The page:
Lord Byron's Poems Summary and Analysis
by Lord Byron
Don Juan begins with a dedication to Robert Southey and William Wordsworth—both famous poets of the time, whom Byron lampoons here. The narrator distances himself from these “great” men by insisting that his own muse is of a lesser nature, and so his verse will be lesser as well.
The narrative then begins with the birth of Don Juan. The child of Donna Inez and Don Jose of Seville, Don Juan is sexually precocious, having an affair with his mother’s best friend, Donna Julia. Don Alfonso, Donna Julia’s husband, discovers the affair and Don Juan is sent to Cadiz.
En route to Cadiz, Don Juan is shipwrecked, the only survivor of the vessel, and left alone until he encounters Haidee, daughter of the pirate Lambro. Lambro’s men find both Haidee and Don Juan, who is captured and sold into slavery.
The lovely Gulbayaz, member of the Sultan’s harem, arranges for Don Juan’s purchase. She has him disguised as a girl and smuggled into her chambers. Don Juan almost immediately insults Gulbayaz by bedding one of her courtesans; Gulbayaz threatens to have both offenders killed, but Don Juan manages to escape.
Don Juan then joins the Russian army in its assault on Ismail; there he proves himself an able warrior and rescues the Muslim girl Leila. Victorious, the Russian army goes to St. Petersburg, where Don Juan and his captive are presented to Catherine the Great. Don Juan so impresses the Czarina that she invites him to join her court.
Don Juan then becomes ill and is sent to England as an ambassador from Russia. There he finds a governess for the girl Leila. Thus begin a series of shorter adventures among the British aristocracy.
Don Juan is written in groups of eight lines of iambic pentameter that follow an ABABABCC rhyme scheme, which is known as ottava rima. The dedication, sixteen cantos, and fragmentary seventeenth canto make up the poem, which Byron insisted was unfinished. Unfortunately, Byron died shortly after the publication of the last cantos and was therefore unable to complete the entire mock epic.
As with Childe Harold’s Pilgrimage, the protagonist, Don Juan, is often more a plot device than a character, as the narrator is subsumed into Byron himself. Byron becomes more central to the poem than the young hero. Don Juan is actually a rather flat character—he is young, of a sweet disposition, and simultaneously innocent and promiscuous. Don Juan falls (often literally) into his amorous adventures, the passive recipient of the erotic attentions of a succession of aggressive women of power.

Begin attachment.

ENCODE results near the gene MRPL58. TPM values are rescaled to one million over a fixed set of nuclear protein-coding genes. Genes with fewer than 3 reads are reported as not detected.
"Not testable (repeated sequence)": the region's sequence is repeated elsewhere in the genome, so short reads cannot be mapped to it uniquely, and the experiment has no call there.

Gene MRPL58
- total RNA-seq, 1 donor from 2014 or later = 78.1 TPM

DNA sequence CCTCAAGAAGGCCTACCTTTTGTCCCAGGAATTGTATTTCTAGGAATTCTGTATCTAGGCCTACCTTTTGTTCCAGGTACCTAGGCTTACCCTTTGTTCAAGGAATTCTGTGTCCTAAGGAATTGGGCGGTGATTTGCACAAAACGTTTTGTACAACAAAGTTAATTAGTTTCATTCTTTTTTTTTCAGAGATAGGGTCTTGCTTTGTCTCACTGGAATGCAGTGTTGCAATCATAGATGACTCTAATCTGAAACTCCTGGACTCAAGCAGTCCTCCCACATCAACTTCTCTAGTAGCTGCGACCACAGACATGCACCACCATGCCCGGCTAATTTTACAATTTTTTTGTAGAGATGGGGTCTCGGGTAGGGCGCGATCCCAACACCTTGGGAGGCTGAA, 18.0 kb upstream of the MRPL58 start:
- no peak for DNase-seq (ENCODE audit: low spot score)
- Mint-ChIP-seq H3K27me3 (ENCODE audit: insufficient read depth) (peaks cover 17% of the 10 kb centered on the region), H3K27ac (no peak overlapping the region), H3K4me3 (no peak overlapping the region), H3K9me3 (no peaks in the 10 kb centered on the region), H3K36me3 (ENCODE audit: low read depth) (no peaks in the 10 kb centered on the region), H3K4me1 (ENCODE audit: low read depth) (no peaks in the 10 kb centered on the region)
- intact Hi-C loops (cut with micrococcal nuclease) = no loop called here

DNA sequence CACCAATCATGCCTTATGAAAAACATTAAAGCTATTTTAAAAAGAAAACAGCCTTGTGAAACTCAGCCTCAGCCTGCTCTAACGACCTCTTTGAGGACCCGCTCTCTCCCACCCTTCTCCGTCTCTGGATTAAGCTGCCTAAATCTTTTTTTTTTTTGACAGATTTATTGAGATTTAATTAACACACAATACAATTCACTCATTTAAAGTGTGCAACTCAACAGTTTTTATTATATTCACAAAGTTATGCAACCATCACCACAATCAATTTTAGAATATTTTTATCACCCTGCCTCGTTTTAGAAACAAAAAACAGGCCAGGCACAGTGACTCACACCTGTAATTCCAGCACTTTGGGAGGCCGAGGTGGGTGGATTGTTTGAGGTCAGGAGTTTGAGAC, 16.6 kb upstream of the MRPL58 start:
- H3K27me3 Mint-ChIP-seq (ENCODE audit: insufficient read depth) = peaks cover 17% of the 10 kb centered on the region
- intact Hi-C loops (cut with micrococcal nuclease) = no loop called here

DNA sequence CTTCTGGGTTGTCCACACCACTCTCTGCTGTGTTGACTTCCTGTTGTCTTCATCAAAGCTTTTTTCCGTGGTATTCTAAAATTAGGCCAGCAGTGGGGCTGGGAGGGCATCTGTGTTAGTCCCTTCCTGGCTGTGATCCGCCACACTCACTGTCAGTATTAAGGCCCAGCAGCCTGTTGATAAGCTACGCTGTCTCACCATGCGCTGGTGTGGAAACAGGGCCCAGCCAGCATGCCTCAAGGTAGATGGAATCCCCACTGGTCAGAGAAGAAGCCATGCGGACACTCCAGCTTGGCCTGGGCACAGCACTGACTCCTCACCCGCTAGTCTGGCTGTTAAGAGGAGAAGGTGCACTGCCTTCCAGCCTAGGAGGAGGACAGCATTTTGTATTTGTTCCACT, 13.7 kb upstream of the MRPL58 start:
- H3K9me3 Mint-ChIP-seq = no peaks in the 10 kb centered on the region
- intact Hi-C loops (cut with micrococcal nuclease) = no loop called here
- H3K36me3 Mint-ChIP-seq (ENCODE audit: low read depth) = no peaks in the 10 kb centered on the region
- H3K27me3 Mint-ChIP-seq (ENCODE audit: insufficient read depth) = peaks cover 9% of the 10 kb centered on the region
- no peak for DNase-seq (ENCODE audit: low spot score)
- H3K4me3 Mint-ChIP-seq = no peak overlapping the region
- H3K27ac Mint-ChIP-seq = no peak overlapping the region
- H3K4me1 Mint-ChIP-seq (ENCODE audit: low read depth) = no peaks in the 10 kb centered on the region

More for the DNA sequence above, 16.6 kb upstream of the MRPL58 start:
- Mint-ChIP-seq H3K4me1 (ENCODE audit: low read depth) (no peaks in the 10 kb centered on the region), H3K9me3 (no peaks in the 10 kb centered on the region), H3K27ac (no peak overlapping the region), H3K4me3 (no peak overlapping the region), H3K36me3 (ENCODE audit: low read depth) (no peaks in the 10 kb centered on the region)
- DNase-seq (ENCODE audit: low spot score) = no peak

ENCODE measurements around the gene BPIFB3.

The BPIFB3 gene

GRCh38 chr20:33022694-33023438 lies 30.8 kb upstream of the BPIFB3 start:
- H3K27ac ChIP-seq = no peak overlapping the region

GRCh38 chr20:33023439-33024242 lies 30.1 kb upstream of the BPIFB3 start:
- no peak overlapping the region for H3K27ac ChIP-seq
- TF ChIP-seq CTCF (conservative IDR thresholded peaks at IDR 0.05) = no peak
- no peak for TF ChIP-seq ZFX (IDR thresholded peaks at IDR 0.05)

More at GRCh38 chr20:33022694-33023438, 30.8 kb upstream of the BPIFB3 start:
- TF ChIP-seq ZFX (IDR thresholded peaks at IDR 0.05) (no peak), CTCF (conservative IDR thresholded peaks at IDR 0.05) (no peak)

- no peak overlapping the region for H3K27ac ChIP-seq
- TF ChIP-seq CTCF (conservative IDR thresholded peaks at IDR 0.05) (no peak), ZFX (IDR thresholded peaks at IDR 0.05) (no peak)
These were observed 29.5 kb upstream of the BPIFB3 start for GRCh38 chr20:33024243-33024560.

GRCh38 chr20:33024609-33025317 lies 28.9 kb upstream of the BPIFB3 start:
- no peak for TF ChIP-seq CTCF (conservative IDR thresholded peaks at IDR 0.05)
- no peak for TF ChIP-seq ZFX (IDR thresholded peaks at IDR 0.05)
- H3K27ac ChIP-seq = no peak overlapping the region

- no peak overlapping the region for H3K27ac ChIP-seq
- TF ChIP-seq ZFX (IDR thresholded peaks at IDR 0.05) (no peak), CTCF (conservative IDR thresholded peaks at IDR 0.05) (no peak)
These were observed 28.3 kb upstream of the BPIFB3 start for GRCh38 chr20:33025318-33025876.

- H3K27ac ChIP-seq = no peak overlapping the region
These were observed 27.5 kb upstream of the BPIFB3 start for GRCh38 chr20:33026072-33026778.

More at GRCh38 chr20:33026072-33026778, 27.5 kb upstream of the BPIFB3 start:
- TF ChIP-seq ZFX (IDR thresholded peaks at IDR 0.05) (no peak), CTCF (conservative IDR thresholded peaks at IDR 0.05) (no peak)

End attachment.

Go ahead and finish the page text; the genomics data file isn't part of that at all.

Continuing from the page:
Don Juan is a mock epic in that its protagonist—while often heroic (as in the battle of Ismail in Canto VIII)—is in fact naïve and his adventures almost entirely the result of accident. The tone of the poem is comic, which Byron accentuates with playful rhymes and—in particular—incisive homonyms. Byron makes his satire of the classical epics clear in Canto I, where he notes that “Most epic poets plunge ‘in medias res’” (1.6.41), but then states, “This is the usual method, but not mine” (1.7.49) and then proceeds to tell the tale of Don Juan from the very beginning: his birth.
Always self-conscious of his literary standing, Byron did not neglect to include literary and cultural criticism in his comedic epic, as he did in Childe Harold’s Pilgrimage. His dedication to Southey, Coleridge, and Wordsworth seems to be a humble distancing of his own low efforts from these poets’ grand accomplishments, but even a cursory reading demonstrates his incisive critique of their discursive and verbose styles of writing.
The adventures of Don Juan themselves are poetic re-imaginings of Byron’s own escapades and dysfunctional relationships with the women in his life. These make them of interest not just as poetry but also as windows into Byron’s biography from his own point of view. Byron retells the story of Don Juan with himself as the womanizer. Whether this long poem is a late masterpiece or self-indulgence or both remains a matter of debate.
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